Temura Morrison reprises his role as Boba Fett, after his appearance in The Mandalorian Season 2.

     The first two episodes focus on these aspects a good amount. The thing is, however, The Book of Boba Fett is split into two narratives, each fighting for their individual spotlights. 

     The heartfelt Tusken stories, and the extremely sloppy present-day stories where Boba Fett attempts to rule Tatooine as the Daimyo. The show grinds to a screeching halt when it tries to balance these two stories, and it never works because there is no link between the narratives. Typically with flashbacks, they usually correlate with whatever is occurring in the present of the story it is in. When the show is done with its tangent on Boba Fett and the Tuskens, it resumes to the present day as if nothing happened. It ends up feeling extremely disjointed and the structure fumbles as a result. 

      With all these narratives happening at once, it would be unreasonable to add an additional storyline. But that is exactly what The Book of Boba Fett does. 

      In Episode Five, the plot lazily forces in Din Djarin/The Mandalorian to save face. I have the opinion that this show absolutely did not need to force in Din Djarin. Season Three of The Mandalorian is already premiering a year after this show, so there really is no reason to force this character in, other than to shamelessly remind audiences of a much better show. 

     The Mandalorian in The Book of Boba Fett does not work on a fundamental level. Both characters look and are portrayed in extremely similar ways. By forcing in Din Djarin, they are actively removing focus from the show’s main protagonist. They remove so much focus, in fact, that Boba Fett doesn’t even appear for the entirety of episode five. What is worse is that he has under a minute of screen time in episode six. Why bother calling a show The Book of Boba Fett if Boba Fett is not going to get the respect he deserves?

     Instead, we just get more and more haphazardly included cameos. I am probably alone when I say that both Luke Skywalker and Ahsoka felt extremely out of place in episode six. The two characters probably don’t even know Boba Fett is alive, so why do they have any sort of input on the storyline? They should’ve been added to the beginning of The Mandalorian season three. As a matter of fact, why not just put everything regarding The Mandalorian in his season three? Why does it need to be so sloppily shoved into this particular show?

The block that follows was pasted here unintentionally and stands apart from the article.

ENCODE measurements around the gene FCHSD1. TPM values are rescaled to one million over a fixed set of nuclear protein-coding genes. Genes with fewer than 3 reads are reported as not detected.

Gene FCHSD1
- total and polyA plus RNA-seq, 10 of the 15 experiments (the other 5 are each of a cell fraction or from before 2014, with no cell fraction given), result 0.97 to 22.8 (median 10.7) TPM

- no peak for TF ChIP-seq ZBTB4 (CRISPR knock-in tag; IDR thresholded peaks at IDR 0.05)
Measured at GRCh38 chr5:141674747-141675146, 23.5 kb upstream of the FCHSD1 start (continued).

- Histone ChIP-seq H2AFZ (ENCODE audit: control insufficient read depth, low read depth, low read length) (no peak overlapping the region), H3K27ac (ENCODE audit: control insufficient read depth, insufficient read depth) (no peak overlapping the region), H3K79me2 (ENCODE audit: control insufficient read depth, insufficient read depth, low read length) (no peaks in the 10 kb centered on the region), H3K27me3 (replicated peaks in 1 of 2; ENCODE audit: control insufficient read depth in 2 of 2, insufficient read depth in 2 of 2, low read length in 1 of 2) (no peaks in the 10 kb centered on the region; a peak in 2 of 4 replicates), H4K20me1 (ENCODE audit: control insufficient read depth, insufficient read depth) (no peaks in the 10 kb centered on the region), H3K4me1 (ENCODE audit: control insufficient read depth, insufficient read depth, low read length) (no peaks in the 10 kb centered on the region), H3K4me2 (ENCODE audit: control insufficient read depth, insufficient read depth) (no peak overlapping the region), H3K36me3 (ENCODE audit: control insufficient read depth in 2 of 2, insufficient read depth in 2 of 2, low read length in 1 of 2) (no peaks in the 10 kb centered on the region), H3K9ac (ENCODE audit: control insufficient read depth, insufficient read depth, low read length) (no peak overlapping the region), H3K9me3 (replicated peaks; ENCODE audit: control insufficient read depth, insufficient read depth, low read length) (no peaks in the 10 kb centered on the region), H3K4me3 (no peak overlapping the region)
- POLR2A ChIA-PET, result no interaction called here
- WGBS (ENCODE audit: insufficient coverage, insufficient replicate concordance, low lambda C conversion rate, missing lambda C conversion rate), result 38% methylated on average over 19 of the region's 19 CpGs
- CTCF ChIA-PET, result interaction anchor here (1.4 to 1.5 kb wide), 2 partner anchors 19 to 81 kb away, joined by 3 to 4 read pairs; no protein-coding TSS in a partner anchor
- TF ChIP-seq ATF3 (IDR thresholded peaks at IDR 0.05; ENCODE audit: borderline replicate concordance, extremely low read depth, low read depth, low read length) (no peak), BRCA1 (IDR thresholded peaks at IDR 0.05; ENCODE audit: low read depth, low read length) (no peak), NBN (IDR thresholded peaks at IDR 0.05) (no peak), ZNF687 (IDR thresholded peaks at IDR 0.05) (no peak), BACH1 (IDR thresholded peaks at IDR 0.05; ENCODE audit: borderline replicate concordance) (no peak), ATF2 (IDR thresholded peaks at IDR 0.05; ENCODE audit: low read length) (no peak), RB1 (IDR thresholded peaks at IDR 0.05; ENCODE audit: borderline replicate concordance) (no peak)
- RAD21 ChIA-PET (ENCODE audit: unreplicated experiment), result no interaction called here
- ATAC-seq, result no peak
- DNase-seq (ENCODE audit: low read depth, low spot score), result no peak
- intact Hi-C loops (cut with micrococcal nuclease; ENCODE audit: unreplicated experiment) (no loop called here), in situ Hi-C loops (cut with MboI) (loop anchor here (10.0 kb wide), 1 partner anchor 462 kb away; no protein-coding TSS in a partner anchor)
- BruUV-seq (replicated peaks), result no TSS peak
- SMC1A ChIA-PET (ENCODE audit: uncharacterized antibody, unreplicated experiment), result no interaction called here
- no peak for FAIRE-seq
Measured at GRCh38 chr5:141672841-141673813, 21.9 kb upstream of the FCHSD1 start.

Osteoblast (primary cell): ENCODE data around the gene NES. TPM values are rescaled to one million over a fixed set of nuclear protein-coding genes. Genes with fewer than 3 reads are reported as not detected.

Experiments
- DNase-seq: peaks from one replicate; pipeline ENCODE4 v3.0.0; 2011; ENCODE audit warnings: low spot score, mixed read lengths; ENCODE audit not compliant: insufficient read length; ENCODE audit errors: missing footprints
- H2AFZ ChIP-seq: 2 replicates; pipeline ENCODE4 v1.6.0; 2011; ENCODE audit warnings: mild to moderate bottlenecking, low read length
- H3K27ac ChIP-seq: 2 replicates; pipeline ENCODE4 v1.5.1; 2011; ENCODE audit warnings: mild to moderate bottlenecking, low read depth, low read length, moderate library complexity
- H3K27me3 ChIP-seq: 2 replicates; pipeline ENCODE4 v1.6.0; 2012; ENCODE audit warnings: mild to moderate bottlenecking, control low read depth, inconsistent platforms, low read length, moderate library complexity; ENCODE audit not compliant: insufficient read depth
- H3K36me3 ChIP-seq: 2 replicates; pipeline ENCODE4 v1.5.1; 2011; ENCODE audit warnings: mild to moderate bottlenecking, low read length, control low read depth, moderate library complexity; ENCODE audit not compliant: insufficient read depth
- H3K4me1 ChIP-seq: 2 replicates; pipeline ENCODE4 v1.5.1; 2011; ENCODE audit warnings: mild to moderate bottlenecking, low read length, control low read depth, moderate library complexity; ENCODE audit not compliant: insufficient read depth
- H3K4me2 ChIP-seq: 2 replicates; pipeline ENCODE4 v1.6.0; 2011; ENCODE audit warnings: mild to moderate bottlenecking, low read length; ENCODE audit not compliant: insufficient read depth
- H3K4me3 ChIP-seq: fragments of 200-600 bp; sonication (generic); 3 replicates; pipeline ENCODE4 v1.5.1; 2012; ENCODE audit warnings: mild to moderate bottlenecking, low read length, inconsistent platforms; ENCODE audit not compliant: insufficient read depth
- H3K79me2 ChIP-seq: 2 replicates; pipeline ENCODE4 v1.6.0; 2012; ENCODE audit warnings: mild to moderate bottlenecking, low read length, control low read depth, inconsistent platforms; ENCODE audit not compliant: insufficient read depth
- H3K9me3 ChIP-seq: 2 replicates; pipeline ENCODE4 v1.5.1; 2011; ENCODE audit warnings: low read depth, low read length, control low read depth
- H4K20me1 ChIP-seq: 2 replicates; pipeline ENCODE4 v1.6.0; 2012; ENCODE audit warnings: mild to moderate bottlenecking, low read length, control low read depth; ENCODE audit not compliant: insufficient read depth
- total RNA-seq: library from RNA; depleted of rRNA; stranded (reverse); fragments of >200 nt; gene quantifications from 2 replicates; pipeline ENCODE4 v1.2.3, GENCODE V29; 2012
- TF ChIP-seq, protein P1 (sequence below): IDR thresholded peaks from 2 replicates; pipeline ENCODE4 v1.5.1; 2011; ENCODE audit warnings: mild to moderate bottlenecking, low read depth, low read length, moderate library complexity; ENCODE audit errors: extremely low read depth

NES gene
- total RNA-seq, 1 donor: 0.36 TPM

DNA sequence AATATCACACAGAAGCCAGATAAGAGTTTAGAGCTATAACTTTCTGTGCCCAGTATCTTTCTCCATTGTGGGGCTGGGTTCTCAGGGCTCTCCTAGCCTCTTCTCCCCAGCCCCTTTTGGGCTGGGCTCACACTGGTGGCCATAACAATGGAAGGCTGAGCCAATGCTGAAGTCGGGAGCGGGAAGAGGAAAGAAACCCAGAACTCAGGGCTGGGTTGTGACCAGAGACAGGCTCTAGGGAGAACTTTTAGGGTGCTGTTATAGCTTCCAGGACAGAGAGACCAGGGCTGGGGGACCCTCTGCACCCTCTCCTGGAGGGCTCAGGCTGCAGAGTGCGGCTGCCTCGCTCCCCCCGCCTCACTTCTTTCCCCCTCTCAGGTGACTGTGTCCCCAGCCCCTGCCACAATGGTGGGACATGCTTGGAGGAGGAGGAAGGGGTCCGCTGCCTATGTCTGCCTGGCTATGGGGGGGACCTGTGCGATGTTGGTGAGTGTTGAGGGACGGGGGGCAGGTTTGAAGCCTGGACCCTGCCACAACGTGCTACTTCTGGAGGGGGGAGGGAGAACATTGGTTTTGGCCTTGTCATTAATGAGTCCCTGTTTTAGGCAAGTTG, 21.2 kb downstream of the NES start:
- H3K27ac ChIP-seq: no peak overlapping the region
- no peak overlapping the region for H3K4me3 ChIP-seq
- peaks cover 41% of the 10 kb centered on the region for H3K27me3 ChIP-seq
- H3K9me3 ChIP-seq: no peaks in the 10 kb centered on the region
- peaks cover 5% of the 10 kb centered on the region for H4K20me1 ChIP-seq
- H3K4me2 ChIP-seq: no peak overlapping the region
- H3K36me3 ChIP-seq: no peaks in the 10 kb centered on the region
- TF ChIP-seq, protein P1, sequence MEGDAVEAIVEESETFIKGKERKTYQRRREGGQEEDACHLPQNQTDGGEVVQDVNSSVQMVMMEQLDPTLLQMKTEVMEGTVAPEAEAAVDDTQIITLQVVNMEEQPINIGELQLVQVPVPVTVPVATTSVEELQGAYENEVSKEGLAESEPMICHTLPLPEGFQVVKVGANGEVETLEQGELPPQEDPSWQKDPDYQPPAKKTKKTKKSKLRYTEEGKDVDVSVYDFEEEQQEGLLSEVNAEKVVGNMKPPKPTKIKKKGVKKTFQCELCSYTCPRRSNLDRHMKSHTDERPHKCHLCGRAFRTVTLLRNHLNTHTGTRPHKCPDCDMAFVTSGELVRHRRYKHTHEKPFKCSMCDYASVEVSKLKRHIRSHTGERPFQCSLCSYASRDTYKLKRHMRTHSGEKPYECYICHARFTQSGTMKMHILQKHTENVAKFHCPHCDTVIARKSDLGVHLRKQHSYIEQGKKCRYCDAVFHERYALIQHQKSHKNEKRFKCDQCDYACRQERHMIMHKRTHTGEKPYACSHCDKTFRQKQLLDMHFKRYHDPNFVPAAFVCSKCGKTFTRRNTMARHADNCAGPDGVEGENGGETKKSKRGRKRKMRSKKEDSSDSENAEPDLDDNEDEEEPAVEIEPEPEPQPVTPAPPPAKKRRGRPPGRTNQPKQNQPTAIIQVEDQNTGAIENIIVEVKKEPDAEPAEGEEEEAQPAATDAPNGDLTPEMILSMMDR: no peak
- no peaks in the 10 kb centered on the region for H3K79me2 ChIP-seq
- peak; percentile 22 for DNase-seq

At the tail end of episode six, we get one last cameo: this being the notorious bounty hunter from the animated series Star Wars: The Clone Wars, Cad Bane. I felt like he actually made sense for a show like this, as Bane and Fett contrast each other in their ideals. Boba Fett has rejected bounty hunting and wants to improve himself, while Cad Bane treats bounty hunting like it’s his religion. However, he is introduced so late into the series that he cannot really make an impact. He shows up, out of nowhere, in the second to last episode and just dies in the season finale. 

     He keeps mocking Boba Fett for trying to redeem himself, which is an extremely interesting concept that this show never expands upon. Boba Fett receives no sort of backlash for randomly deciding to not be a bounty hunter, and people only mention his previous life as a cold-blooded mercenary in passing dialogue. This could have been the opportunity to do something interesting with Boba Fett, but they don’t take this chance. If Cad Bane was built up as the main antagonist of the show instead, this would be a better decision. But just like everything else in The Book of Boba Fett, it is done in an extremely messy and convoluted way.